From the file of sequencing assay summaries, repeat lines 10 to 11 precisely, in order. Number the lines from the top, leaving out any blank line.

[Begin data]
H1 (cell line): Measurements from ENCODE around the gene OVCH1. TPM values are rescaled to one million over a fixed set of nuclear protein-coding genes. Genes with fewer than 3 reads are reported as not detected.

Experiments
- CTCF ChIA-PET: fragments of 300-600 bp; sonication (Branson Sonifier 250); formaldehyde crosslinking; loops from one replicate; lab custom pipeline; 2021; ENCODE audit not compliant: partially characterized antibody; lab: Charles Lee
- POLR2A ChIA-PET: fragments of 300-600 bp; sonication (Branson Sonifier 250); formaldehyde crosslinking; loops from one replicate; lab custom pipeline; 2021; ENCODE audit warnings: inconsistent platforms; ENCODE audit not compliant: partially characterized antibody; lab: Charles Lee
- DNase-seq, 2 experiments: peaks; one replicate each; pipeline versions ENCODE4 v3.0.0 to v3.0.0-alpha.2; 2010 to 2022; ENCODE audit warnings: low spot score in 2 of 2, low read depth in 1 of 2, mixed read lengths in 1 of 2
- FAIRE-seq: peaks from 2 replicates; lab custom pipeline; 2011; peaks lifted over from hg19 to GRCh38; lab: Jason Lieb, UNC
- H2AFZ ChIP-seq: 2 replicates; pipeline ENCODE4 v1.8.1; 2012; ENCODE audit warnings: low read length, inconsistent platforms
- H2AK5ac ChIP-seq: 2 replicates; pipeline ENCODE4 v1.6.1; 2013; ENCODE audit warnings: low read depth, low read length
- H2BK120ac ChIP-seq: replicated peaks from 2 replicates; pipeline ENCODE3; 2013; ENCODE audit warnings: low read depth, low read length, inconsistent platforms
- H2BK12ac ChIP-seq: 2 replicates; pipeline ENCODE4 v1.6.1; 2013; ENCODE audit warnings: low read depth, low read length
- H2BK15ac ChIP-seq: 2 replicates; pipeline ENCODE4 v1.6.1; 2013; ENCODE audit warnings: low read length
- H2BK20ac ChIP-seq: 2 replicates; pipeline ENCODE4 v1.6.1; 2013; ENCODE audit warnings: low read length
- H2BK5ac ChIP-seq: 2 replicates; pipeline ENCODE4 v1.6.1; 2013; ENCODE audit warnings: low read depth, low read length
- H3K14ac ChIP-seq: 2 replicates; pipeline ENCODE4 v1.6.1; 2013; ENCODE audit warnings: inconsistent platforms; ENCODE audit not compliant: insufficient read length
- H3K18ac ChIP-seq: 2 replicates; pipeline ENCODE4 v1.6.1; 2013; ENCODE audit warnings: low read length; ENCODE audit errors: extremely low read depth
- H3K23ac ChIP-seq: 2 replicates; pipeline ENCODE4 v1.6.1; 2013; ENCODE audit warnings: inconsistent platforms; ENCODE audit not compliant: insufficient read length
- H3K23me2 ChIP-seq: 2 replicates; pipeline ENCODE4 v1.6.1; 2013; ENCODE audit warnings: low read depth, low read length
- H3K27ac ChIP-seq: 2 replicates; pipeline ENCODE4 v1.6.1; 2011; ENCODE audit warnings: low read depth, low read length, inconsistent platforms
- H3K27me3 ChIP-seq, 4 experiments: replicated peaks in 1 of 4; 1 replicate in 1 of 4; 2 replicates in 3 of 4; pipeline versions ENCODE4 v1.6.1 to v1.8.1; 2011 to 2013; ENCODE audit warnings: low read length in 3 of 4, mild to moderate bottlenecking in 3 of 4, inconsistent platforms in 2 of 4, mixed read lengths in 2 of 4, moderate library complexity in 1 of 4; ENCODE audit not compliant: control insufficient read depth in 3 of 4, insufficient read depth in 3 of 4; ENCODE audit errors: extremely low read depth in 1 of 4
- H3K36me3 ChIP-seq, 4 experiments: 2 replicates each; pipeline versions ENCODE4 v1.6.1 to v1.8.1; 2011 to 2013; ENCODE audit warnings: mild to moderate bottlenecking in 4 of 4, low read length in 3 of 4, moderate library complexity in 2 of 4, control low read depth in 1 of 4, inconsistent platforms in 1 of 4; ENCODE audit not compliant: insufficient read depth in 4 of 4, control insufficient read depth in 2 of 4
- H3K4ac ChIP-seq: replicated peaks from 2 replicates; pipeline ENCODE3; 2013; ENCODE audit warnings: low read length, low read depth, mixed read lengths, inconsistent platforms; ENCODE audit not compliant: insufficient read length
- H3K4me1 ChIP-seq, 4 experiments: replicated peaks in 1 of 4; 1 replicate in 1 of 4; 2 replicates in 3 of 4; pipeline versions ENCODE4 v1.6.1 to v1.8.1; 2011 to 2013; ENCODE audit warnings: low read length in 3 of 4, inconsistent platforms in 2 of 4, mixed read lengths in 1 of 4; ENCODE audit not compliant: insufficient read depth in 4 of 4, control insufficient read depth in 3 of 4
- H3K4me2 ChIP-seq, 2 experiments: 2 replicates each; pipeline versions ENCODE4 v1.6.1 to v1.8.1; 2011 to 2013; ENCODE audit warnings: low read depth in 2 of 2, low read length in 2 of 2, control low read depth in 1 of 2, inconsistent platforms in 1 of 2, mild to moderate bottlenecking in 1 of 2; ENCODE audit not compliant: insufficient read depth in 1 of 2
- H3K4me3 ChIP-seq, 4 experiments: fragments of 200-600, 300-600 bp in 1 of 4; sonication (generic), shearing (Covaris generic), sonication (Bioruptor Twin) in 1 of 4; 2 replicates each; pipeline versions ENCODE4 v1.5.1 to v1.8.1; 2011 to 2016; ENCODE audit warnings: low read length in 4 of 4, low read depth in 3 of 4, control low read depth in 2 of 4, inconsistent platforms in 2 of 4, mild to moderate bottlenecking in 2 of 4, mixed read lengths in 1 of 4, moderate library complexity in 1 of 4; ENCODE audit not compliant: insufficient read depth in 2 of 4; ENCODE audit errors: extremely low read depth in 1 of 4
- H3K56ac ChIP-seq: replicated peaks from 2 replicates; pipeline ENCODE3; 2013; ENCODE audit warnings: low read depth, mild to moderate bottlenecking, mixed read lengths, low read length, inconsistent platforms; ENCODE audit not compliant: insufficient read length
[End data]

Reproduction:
- H2BK12ac ChIP-seq: 2 replicates; pipeline ENCODE4 v1.6.1; 2013; ENCODE audit warnings: low read depth, low read length
- H2BK15ac ChIP-seq: 2 replicates; pipeline ENCODE4 v1.6.1; 2013; ENCODE audit warnings: low read length